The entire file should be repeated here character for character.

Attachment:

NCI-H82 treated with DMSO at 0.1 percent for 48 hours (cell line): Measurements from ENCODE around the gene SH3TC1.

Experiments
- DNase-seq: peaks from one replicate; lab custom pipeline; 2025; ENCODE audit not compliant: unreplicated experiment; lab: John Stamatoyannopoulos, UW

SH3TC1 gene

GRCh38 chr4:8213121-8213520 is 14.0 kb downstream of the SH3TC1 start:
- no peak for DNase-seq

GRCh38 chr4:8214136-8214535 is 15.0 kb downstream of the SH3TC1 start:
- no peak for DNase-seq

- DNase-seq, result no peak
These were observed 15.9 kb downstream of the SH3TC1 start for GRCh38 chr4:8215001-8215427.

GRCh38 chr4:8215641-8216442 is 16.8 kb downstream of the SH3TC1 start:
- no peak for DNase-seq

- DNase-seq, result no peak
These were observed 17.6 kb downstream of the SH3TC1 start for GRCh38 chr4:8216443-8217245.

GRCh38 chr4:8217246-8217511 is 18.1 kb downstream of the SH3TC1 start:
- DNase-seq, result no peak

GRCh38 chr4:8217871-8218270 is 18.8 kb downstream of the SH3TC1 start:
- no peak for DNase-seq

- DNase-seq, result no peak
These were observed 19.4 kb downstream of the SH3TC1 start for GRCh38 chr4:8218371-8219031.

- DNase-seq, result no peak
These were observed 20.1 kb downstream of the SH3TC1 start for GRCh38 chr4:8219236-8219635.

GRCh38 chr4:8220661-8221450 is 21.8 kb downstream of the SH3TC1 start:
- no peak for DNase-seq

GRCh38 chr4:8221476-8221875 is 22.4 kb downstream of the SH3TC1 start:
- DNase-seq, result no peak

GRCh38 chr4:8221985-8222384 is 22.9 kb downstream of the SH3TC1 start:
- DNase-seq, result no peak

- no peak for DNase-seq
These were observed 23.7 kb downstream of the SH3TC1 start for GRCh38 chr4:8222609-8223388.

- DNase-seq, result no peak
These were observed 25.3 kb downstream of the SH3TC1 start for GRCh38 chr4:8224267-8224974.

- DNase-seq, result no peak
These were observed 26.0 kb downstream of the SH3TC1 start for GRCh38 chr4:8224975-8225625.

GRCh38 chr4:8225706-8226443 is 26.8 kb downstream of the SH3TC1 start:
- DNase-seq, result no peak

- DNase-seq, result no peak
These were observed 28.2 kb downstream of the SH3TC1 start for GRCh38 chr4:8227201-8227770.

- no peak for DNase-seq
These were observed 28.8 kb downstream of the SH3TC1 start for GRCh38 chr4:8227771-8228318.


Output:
NCI-H82 treated with DMSO at 0.1 percent for 48 hours (cell line): Measurements from ENCODE around the gene SH3TC1.

Experiments
- DNase-seq: peaks from one replicate; lab custom pipeline; 2025; ENCODE audit not compliant: unreplicated experiment; lab: John Stamatoyannopoulos, UW

SH3TC1 gene

GRCh38 chr4:8213121-8213520 is 14.0 kb downstream of the SH3TC1 start:
- no peak for DNase-seq

GRCh38 chr4:8214136-8214535 is 15.0 kb downstream of the SH3TC1 start:
- no peak for DNase-seq

- DNase-seq, result no peak
These were observed 15.9 kb downstream of the SH3TC1 start for GRCh38 chr4:8215001-8215427.

GRCh38 chr4:8215641-8216442 is 16.8 kb downstream of the SH3TC1 start:
- no peak for DNase-seq

- DNase-seq, result no peak
These were observed 17.6 kb downstream of the SH3TC1 start for GRCh38 chr4:8216443-8217245.

GRCh38 chr4:8217246-8217511 is 18.1 kb downstream of the SH3TC1 start:
- DNase-seq, result no peak

GRCh38 chr4:8217871-8218270 is 18.8 kb downstream of the SH3TC1 start:
- no peak for DNase-seq

- DNase-seq, result no peak
These were observed 19.4 kb downstream of the SH3TC1 start for GRCh38 chr4:8218371-8219031.

- DNase-seq, result no peak
These were observed 20.1 kb downstream of the SH3TC1 start for GRCh38 chr4:8219236-8219635.

GRCh38 chr4:8220661-8221450 is 21.8 kb downstream of the SH3TC1 start:
- no peak for DNase-seq

GRCh38 chr4:8221476-8221875 is 22.4 kb downstream of the SH3TC1 start:
- DNase-seq, result no peak

GRCh38 chr4:8221985-8222384 is 22.9 kb downstream of the SH3TC1 start:
- DNase-seq, result no peak

- no peak for DNase-seq
These were observed 23.7 kb downstream of the SH3TC1 start for GRCh38 chr4:8222609-8223388.

- DNase-seq, result no peak
These were observed 25.3 kb downstream of the SH3TC1 start for GRCh38 chr4:8224267-8224974.

- DNase-seq, result no peak
These were observed 26.0 kb downstream of the SH3TC1 start for GRCh38 chr4:8224975-8225625.

GRCh38 chr4:8225706-8226443 is 26.8 kb downstream of the SH3TC1 start:
- DNase-seq, result no peak

- DNase-seq, result no peak
These were observed 28.2 kb downstream of the SH3TC1 start for GRCh38 chr4:8227201-8227770.

- no peak for DNase-seq
These were observed 28.8 kb downstream of the SH3TC1 start for GRCh38 chr4:8227771-8228318.